The Number Sense: How the Mind Creates Mathematics ( 1999 ) by Stanislas Dehaene is an interesting book that looks at how numbers are part of the structure of the brian in mammls, how numeracy develops in infants and the implications of neurology on math. The book predates Reading in the Brain .
The book first looks at animal brains and first goes through the falsely attributed skills of numeracy attributed to various horses and dogs that respond to subtle cues from humans. Then the real counting abilities of rats, pigeons and other animals are investigated and the neuronal mechanisms that lead to such counting described.
Dehaene then talks about babies abilities to count which were thought not to exists but that have later been shown to have some power. The adult number sense is then looked at and the way that numerals are expressed in different languages compared. Simpler descriptions for numbers, such as four ten rather than something specific are shown to be quicker for children to learn.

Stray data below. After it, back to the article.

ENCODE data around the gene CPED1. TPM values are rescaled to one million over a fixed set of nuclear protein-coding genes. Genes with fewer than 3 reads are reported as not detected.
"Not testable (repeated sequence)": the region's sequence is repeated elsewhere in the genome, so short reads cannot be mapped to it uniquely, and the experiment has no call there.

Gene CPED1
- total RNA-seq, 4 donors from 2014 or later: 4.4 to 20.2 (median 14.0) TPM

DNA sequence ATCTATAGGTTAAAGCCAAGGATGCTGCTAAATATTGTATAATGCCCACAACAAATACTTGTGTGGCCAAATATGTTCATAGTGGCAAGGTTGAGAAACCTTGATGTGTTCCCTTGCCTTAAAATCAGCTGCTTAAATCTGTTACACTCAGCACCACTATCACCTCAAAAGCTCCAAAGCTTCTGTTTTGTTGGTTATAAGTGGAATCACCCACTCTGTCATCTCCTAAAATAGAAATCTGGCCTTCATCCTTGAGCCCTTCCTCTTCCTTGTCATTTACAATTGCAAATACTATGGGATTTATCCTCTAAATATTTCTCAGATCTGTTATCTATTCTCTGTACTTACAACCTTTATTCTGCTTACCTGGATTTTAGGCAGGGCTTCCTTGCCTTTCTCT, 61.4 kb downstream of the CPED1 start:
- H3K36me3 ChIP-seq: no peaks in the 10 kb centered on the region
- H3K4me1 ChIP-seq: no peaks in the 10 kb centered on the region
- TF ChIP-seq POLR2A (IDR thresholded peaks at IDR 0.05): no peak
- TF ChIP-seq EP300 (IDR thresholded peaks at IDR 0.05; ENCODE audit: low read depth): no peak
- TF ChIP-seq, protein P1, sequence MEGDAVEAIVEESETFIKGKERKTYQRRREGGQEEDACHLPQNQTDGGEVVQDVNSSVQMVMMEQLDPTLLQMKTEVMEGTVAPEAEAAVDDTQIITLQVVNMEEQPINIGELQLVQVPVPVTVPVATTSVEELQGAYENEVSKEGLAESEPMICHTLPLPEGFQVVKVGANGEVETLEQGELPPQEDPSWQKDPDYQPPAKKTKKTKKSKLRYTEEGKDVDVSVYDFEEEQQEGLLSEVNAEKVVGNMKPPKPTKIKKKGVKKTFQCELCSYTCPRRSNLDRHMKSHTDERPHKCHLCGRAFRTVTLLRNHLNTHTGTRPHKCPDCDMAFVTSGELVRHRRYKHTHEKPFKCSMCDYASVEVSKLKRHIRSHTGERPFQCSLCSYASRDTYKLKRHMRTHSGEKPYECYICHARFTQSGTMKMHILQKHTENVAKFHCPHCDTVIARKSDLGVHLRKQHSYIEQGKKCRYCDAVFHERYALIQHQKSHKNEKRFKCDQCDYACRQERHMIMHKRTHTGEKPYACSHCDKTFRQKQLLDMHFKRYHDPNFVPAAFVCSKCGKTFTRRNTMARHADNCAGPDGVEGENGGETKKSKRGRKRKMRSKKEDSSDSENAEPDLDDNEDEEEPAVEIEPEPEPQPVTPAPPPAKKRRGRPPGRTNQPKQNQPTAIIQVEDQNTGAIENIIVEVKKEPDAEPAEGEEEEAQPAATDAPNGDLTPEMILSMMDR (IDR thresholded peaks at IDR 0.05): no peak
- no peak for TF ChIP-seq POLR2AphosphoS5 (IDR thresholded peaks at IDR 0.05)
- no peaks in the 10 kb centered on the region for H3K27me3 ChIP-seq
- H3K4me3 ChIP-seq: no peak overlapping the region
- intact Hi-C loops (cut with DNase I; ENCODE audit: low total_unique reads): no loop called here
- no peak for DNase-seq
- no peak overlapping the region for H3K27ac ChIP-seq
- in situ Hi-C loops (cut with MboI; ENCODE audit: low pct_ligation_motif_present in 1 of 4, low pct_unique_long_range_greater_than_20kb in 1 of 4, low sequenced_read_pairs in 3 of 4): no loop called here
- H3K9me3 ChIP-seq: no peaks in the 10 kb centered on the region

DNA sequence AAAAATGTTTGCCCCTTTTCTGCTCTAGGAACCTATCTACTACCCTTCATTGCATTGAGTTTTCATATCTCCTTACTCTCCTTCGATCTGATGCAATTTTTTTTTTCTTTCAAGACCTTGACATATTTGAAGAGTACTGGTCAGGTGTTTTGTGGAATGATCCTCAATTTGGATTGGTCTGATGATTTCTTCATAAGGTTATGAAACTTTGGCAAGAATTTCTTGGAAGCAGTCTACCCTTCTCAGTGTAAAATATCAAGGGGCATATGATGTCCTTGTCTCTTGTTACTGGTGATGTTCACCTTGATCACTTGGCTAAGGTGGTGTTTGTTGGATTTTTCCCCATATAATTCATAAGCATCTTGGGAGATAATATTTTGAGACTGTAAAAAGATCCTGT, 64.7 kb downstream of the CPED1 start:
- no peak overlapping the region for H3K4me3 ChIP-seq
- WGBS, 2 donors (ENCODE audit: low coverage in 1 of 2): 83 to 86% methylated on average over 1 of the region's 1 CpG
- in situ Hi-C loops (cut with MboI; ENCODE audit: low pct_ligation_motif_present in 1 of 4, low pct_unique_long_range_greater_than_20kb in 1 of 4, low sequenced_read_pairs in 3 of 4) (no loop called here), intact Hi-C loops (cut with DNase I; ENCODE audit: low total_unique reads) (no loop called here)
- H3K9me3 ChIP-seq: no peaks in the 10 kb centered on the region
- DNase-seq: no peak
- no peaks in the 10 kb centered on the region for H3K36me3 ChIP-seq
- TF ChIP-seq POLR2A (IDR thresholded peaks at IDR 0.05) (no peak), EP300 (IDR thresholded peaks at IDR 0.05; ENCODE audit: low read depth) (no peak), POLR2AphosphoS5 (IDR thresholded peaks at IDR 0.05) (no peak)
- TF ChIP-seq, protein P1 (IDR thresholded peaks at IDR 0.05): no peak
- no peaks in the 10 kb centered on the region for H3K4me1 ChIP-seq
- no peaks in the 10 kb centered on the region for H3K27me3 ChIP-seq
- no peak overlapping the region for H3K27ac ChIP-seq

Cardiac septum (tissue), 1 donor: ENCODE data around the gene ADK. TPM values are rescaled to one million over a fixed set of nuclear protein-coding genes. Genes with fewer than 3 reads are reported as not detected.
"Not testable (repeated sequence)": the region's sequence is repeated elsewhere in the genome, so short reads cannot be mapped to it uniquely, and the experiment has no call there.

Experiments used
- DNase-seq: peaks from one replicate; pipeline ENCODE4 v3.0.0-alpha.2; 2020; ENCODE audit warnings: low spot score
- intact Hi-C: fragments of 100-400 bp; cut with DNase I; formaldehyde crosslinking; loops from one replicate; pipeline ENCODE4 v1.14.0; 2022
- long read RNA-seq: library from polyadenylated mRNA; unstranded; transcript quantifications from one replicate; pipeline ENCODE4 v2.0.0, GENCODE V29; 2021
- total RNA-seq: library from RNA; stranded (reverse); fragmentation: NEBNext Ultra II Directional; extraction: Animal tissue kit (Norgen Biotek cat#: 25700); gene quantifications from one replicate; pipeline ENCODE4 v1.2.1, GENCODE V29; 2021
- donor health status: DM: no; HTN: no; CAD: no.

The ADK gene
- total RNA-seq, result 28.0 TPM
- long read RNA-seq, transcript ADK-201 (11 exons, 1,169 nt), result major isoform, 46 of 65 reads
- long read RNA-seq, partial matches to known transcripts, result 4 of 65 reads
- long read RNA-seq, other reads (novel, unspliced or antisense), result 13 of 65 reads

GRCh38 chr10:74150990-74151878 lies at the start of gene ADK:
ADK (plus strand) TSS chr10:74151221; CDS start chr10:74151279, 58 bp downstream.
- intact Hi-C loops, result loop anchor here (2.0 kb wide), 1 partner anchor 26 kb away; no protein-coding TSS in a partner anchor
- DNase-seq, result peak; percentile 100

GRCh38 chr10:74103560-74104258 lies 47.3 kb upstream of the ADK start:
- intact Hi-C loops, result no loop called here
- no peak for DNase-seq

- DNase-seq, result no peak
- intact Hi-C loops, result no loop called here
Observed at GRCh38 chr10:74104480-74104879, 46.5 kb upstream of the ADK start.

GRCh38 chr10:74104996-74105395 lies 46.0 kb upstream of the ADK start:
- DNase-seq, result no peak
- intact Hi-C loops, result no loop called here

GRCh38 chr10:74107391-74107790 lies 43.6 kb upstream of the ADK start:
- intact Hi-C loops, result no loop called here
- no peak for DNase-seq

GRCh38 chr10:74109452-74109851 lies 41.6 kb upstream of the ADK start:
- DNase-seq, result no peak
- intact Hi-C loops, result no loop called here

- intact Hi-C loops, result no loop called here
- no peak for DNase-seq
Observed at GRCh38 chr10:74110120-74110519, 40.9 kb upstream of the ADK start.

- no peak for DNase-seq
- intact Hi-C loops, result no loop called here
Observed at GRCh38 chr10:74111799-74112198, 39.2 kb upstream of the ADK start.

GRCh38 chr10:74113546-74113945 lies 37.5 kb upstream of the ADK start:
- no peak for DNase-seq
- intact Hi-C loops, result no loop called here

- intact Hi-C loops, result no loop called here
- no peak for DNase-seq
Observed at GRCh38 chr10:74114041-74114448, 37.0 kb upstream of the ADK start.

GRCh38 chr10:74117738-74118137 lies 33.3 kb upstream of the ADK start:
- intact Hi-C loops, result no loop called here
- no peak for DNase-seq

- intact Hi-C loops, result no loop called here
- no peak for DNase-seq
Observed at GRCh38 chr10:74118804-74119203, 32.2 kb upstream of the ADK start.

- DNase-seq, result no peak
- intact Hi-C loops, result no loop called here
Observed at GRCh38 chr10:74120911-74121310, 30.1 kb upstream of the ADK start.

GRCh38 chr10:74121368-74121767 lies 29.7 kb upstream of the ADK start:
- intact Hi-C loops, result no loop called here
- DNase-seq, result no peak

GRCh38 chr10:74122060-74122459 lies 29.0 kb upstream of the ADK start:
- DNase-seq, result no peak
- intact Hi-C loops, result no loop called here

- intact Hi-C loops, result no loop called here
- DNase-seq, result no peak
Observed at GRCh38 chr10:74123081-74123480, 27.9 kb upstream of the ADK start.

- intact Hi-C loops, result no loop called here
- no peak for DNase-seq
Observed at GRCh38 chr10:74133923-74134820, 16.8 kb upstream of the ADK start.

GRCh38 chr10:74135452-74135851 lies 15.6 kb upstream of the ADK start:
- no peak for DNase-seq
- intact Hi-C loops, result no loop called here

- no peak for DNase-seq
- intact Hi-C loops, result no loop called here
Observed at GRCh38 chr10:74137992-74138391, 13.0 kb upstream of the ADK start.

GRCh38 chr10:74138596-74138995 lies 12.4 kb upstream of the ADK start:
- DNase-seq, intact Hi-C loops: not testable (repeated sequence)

The ability to calculate in children is discussed with various alternatives explored. Then prodigious natural calculators and autistic subjects and their abilities are described.
In the final part of the book PET scans and other modern methods for investigating numeracy are examined and their implications strung out. The various parts of the brain that specialise in different parts of calculation are identified. The way that humans calculate is contrasted to the way in which computers perform the task. Finally higher mathematics is brought into the picture and Dehaene presents his view that mathematics is not a platonist discovery or constructovist but that it is the product defined by our brains with their numeric representations that have evolved in response to observation and interaction with the world.
The book is fairly, short, sharp intense read that goes through a lot of science clearly and carefully. It’s interesting, fun and informative to read.